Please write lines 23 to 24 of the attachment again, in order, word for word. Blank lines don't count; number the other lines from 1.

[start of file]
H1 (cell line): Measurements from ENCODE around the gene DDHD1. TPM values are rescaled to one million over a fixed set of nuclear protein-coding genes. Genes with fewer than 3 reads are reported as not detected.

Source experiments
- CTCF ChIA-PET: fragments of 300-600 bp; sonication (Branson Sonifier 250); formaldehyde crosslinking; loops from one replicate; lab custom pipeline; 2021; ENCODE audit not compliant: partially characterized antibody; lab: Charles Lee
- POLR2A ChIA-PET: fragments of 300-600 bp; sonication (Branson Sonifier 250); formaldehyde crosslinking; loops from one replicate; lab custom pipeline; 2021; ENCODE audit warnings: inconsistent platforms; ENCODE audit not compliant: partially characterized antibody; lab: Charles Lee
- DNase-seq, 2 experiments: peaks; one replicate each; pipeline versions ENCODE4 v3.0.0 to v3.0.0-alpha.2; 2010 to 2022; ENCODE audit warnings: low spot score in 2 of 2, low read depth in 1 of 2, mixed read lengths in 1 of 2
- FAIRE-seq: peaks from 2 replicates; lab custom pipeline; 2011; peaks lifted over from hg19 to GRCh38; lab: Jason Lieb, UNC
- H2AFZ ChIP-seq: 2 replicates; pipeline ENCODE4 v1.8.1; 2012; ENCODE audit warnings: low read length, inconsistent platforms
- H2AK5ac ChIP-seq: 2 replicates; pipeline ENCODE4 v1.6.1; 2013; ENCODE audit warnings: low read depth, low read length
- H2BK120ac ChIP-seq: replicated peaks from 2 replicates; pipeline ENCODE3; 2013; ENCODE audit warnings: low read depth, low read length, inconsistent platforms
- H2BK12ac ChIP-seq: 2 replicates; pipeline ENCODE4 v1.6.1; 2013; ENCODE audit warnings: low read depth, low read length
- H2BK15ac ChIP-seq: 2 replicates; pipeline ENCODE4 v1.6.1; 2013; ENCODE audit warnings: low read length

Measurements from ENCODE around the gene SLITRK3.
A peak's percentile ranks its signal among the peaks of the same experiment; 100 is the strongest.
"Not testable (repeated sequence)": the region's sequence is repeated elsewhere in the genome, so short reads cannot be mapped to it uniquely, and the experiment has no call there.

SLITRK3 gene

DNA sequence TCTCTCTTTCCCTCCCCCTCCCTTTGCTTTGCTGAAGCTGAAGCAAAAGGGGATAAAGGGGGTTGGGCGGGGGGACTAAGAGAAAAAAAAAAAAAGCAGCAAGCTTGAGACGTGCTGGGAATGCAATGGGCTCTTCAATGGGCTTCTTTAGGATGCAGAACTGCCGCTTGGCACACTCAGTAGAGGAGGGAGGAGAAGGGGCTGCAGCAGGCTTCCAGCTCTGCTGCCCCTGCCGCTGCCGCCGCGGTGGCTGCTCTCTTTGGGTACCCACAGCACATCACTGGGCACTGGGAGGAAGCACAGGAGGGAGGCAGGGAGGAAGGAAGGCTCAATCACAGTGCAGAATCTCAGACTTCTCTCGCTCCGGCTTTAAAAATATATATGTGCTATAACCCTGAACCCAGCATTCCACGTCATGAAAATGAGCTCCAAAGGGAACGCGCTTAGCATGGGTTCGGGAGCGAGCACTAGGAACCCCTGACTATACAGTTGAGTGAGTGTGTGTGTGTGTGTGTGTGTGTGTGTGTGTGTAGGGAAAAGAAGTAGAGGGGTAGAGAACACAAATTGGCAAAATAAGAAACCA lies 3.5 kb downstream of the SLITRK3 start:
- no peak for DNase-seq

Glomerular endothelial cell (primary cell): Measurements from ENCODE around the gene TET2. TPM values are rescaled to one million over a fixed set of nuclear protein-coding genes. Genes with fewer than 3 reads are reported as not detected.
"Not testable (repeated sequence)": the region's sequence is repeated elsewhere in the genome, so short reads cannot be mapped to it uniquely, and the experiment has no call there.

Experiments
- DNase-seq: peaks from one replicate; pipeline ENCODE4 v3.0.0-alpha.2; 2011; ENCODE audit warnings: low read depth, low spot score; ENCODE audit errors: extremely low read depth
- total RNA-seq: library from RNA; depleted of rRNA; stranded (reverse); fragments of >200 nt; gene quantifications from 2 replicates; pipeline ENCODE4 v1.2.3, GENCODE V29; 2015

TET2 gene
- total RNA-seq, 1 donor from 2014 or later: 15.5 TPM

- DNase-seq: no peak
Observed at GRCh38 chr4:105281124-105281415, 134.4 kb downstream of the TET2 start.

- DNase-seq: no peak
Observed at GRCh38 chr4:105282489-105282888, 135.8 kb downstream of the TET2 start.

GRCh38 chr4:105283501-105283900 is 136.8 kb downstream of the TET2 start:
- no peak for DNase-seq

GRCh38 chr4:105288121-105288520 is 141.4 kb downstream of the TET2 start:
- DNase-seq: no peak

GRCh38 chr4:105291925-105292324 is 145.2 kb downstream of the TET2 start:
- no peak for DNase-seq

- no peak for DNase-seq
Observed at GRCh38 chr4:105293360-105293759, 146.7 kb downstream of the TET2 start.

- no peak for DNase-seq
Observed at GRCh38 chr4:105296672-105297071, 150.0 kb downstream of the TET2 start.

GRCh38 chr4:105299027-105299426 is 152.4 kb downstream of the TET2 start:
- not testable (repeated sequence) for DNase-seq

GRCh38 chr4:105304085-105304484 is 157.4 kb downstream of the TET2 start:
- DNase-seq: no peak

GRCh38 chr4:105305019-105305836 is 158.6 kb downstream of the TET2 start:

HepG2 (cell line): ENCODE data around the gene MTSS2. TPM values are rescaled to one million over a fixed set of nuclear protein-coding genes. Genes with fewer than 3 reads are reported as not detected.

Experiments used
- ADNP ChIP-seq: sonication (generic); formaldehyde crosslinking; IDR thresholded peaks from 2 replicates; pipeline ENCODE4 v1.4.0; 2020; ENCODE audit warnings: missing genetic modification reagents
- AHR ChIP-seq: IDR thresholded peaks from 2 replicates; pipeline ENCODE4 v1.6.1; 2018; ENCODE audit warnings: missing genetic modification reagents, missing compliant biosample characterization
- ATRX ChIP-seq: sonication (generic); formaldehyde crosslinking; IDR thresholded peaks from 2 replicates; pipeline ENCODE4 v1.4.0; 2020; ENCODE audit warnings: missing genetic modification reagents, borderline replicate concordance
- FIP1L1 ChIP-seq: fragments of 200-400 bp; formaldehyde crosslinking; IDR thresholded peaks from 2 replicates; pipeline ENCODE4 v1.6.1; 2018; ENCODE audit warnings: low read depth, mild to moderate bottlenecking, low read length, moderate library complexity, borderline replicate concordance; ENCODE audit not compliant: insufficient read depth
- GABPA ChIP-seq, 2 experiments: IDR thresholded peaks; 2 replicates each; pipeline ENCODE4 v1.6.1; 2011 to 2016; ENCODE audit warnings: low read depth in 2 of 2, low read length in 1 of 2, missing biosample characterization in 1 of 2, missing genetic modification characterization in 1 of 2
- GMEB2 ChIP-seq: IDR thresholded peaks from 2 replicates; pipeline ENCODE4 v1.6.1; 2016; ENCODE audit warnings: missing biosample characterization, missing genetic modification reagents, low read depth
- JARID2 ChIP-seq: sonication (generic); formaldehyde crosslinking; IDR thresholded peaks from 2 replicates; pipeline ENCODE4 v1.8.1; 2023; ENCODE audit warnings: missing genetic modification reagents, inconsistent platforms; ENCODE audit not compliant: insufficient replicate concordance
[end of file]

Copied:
TET2 gene
- total RNA-seq, 1 donor from 2014 or later: 15.5 TPM